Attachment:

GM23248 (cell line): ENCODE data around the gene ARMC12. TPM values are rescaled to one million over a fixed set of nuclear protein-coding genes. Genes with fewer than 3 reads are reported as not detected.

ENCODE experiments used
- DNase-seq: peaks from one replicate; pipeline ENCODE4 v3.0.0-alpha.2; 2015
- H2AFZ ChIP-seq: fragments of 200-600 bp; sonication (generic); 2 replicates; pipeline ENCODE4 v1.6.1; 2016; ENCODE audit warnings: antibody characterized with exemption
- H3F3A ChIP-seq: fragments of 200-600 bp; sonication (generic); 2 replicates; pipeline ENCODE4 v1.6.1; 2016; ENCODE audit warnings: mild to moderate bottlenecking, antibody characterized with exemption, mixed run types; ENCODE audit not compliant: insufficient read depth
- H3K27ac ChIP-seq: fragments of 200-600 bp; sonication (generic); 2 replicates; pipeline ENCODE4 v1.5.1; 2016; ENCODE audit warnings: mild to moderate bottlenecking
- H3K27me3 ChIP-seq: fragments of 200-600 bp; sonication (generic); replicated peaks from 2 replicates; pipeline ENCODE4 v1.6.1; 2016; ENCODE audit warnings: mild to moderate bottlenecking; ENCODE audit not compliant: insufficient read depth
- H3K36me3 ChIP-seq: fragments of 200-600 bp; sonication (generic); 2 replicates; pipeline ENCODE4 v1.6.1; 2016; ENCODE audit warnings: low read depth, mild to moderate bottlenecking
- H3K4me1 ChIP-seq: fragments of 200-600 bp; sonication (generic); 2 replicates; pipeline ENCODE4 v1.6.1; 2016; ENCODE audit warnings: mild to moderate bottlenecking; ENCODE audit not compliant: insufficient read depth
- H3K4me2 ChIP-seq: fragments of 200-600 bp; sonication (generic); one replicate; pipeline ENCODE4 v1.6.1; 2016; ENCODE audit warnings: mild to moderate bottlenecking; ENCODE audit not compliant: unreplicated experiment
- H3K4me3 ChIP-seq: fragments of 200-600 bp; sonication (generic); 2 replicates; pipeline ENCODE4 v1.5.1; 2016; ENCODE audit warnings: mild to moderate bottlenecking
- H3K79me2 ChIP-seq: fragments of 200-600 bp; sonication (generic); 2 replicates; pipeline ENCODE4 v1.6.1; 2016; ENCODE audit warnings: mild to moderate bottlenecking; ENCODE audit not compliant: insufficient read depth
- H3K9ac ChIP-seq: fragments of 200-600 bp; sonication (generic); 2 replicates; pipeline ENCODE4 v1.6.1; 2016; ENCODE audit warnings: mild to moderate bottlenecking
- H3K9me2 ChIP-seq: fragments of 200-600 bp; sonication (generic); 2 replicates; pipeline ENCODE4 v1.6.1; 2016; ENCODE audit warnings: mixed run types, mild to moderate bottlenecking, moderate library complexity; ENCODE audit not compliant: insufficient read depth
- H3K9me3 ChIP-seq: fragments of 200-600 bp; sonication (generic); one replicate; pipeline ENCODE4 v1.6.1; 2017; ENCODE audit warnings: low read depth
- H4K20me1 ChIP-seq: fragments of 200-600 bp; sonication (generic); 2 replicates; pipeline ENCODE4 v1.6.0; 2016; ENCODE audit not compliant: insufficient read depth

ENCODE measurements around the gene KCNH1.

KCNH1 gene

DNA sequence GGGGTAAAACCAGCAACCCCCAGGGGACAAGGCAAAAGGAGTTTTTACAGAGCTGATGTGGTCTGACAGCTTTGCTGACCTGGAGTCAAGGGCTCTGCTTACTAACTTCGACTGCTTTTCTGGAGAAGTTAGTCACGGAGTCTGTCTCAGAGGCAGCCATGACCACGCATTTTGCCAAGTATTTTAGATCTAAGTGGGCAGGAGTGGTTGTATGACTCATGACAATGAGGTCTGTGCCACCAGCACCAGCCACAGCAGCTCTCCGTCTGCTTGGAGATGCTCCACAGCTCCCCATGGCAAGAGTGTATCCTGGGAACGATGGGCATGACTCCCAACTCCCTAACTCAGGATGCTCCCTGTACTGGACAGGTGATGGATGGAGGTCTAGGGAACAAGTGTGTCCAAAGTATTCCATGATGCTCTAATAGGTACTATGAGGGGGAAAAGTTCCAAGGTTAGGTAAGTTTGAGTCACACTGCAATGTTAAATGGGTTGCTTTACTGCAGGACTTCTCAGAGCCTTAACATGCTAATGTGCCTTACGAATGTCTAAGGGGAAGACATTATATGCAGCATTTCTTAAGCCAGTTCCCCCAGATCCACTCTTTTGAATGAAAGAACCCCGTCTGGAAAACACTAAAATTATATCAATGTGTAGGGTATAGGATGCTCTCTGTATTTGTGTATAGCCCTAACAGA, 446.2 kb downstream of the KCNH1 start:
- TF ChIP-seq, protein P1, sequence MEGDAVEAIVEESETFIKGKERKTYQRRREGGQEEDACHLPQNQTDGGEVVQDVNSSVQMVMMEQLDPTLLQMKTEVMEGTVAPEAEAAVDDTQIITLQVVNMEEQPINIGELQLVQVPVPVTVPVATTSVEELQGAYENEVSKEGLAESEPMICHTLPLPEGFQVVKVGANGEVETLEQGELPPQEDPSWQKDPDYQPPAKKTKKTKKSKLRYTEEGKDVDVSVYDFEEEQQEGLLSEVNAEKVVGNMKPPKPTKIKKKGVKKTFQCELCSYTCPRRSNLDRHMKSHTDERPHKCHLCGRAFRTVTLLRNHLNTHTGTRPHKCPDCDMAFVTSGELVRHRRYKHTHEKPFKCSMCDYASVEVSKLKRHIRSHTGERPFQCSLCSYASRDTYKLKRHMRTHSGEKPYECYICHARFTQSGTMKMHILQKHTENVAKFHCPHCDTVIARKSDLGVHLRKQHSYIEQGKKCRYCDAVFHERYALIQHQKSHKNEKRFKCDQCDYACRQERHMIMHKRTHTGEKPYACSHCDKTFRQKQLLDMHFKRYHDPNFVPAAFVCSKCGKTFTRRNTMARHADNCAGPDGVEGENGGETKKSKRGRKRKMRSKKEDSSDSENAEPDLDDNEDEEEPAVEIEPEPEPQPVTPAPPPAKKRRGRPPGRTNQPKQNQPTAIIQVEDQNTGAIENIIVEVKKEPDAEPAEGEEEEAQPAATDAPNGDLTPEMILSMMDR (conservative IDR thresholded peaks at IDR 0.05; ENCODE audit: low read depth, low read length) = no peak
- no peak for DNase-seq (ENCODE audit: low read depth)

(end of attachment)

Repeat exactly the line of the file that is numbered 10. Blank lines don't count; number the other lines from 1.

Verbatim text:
- H3K4me2 ChIP-seq: fragments of 200-600 bp; sonication (generic); one replicate; pipeline ENCODE4 v1.6.1; 2016; ENCODE audit warnings: mild to moderate bottlenecking; ENCODE audit not compliant: unreplicated experiment